|Publication number||US4524996 A|
|Application number||US 06/434,652|
|Publication date||Jun 25, 1985|
|Filing date||Oct 15, 1982|
|Priority date||Oct 15, 1982|
|Publication number||06434652, 434652, US 4524996 A, US 4524996A, US-A-4524996, US4524996 A, US4524996A|
|Inventors||Joseph M. Hunt|
|Original Assignee||Allegheny Ludlum Steel Corporation|
|Export Citation||BiBTeX, EndNote, RefMan|
|Patent Citations (23), Referenced by (26), Classifications (10), Legal Events (7)|
|External Links: USPTO, USPTO Assignment, Espacenet|
The present invention relates to a metallic tube assembly having corrosion-resistant joints. Particularly, this invention relates to metallic tube assemblies having all inside surfaces and joints comprising corrosion-resistant material. More particularly, the present invention relates to carbon or low-alloy steel oil well tubing having a corrosion-resistant liner and corrosion-resistant coupling device to provide a tube assembly wherein all inside surfaces are of corrosion-resistant material.
The perception that oil and gas reserves are dwindling has stimulated oil and gas well drillers to drill wells of greater depths, often in excess of 20,000 feet. Many of such deeper wells may contain from moderate to very high amounts of corrosives including hydrogen sulfide, carbon dioxide, fluorides, chlorides and mixtures thereof. Such wells containing corrosives, and commonly called sour wells, present severe and aggressive conditions for conventional gas and oil well tubing. Typically, such tubing is exposed to such corrosives at temperatures as high as about 300° F. to 500° F. or higher, which substantially increases the metals' susceptibility to corrosion. Another adverse condition to which such metallic tubing is exposed is hydrogen-induced embrittlement of the metal. Generally, such metallic tubing is made of higher strength materials which are more susceptible to hydrogen embrittlement than the lower strength metals.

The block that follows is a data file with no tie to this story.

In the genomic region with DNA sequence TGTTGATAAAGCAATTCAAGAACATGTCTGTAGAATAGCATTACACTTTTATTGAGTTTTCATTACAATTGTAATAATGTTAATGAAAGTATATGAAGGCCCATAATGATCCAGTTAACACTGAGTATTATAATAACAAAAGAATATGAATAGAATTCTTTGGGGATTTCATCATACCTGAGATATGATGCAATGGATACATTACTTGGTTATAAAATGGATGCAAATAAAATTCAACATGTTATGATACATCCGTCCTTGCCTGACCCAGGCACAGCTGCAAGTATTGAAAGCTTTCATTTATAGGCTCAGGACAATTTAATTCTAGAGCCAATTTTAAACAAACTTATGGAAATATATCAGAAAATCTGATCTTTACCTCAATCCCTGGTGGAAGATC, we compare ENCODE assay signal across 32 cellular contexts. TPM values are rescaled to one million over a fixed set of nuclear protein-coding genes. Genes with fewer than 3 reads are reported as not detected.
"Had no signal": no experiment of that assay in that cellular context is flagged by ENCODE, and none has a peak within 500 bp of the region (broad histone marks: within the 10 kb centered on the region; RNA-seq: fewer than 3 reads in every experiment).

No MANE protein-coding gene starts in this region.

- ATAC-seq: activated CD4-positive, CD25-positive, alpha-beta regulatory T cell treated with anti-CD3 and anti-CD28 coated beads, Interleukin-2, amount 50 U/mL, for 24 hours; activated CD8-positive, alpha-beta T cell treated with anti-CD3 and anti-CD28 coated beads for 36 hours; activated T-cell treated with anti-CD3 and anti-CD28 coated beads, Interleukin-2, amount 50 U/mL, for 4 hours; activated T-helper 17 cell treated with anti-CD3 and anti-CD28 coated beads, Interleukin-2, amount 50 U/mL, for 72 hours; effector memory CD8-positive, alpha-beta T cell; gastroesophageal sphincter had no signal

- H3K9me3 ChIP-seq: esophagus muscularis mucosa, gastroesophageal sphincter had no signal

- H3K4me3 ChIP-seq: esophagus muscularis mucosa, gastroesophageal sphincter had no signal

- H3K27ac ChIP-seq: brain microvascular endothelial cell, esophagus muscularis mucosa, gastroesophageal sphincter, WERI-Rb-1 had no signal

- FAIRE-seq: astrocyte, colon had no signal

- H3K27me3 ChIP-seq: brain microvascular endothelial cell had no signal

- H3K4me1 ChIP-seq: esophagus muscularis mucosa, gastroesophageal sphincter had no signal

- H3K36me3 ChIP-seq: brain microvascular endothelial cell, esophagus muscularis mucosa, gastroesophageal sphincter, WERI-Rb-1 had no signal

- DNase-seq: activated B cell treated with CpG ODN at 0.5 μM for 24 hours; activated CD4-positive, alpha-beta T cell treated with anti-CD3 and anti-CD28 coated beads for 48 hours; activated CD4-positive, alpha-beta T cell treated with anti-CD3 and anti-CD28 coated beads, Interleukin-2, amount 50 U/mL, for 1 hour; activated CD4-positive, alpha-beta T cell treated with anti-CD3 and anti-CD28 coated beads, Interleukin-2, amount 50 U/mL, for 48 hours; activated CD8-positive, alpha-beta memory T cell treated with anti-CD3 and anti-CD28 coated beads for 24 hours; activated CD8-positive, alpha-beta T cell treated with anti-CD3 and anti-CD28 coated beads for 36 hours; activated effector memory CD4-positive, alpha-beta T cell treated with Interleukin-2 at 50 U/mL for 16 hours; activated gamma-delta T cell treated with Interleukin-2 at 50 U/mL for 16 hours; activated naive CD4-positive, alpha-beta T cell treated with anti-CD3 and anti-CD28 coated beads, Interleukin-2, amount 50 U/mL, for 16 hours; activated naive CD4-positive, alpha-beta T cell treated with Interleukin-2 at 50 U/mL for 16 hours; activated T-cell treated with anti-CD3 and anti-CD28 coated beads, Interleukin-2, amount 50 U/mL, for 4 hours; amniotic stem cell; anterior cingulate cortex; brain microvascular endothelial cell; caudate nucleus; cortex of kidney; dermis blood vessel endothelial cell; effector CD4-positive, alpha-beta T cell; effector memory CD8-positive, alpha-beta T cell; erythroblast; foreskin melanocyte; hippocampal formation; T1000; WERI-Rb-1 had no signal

Generally, carbon steel tubing is used in drilling oil and gas wells. With the requirements for deeper wells, alternative materials have been proposed in order to withstand the severe corrosive environments and conditions. A prior approach of providing inhibitors in carbon steel poses logistic problems, requires auxiliary handling and treatment facilities, is expensive and may not be economical for certain severe corrosive conditions experienced in many sour wells. Another alternative would be to completely convert from carbon steel tubing to various types of stainless steel tubing depending upon the severity of the conditions. Such an approach would be expensive because of the tonnage of stainless steel tubing required for deep wells.